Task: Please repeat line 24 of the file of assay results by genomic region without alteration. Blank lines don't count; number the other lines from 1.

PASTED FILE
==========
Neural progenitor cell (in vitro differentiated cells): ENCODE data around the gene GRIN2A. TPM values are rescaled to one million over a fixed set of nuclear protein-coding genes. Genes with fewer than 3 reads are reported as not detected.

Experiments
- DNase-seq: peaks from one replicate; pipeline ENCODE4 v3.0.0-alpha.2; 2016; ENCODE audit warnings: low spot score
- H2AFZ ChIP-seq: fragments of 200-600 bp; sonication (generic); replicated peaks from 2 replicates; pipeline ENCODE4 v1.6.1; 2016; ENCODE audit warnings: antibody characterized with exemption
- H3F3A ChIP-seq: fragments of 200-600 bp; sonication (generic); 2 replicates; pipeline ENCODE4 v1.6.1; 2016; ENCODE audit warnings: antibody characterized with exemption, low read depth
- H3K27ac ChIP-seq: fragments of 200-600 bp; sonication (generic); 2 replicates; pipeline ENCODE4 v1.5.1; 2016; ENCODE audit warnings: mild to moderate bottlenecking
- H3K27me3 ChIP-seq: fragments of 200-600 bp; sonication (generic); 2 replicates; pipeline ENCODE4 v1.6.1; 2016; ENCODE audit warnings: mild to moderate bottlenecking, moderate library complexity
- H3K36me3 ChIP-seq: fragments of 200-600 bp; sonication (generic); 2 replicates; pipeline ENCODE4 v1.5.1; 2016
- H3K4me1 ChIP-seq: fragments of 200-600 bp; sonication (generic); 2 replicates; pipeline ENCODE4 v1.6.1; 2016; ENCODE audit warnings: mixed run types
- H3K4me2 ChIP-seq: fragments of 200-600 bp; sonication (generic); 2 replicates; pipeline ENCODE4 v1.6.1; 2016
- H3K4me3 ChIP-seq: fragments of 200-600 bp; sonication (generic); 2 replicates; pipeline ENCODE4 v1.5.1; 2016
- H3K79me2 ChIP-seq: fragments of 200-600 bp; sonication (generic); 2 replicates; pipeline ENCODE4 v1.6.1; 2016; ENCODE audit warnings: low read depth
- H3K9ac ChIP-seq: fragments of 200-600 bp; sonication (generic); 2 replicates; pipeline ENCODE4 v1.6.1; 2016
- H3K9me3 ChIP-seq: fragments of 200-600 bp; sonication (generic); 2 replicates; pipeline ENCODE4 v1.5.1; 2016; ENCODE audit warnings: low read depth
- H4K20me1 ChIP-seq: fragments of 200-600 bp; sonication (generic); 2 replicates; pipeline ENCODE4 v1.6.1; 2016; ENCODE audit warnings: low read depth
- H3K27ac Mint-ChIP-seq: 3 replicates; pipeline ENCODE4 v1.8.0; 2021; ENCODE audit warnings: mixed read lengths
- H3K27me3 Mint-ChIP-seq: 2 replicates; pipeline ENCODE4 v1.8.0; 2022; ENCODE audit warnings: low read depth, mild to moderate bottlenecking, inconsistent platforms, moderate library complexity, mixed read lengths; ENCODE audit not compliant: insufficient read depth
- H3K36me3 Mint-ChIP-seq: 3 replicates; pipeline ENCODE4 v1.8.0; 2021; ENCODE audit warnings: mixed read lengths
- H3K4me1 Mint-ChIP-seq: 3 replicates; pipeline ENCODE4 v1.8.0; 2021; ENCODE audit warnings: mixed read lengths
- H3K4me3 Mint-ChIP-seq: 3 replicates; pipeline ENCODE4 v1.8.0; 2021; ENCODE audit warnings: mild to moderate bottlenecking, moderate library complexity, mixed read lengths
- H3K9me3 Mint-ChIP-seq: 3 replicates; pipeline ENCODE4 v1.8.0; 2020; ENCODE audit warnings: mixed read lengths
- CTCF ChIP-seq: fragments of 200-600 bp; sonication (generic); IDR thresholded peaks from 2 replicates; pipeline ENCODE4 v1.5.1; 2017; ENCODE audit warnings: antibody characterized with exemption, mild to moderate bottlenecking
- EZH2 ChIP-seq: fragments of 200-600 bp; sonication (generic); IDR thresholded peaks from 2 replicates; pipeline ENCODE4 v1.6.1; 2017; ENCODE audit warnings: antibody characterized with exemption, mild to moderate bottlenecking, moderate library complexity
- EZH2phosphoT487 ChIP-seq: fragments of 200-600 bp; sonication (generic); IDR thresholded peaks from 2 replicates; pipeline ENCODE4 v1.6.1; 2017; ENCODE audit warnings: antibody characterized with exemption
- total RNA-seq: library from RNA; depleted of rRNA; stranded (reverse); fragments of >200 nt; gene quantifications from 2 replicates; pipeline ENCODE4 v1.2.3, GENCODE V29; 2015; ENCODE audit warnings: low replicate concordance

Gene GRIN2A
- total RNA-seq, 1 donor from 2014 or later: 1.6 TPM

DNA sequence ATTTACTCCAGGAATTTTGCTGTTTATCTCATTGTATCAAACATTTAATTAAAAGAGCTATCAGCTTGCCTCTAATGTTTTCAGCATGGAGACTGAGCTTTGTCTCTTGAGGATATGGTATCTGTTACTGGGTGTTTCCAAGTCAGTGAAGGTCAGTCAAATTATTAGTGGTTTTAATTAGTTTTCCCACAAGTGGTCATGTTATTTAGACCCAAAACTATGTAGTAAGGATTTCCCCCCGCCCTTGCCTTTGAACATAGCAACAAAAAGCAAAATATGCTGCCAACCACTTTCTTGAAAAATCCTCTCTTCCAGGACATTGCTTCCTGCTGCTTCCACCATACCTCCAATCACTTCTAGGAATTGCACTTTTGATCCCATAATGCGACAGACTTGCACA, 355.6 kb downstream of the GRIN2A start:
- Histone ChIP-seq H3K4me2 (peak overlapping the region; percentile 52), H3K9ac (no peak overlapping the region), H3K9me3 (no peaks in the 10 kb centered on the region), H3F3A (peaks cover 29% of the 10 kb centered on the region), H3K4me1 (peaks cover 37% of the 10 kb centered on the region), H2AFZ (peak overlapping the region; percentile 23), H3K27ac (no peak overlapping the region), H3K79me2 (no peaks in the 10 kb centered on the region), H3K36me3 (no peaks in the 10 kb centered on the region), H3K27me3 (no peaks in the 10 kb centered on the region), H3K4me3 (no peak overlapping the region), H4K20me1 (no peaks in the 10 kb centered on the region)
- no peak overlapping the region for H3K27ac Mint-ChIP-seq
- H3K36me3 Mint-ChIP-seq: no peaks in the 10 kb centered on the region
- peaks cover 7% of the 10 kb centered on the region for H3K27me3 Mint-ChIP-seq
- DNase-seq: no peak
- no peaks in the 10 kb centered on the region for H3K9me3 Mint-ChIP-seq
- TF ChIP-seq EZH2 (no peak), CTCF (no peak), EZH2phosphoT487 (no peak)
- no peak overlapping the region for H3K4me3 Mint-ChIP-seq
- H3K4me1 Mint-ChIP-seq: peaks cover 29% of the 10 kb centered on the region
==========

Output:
- EZH2phosphoT487 ChIP-seq: fragments of 200-600 bp; sonication (generic); IDR thresholded peaks from 2 replicates; pipeline ENCODE4 v1.6.1; 2017; ENCODE audit warnings: antibody characterized with exemption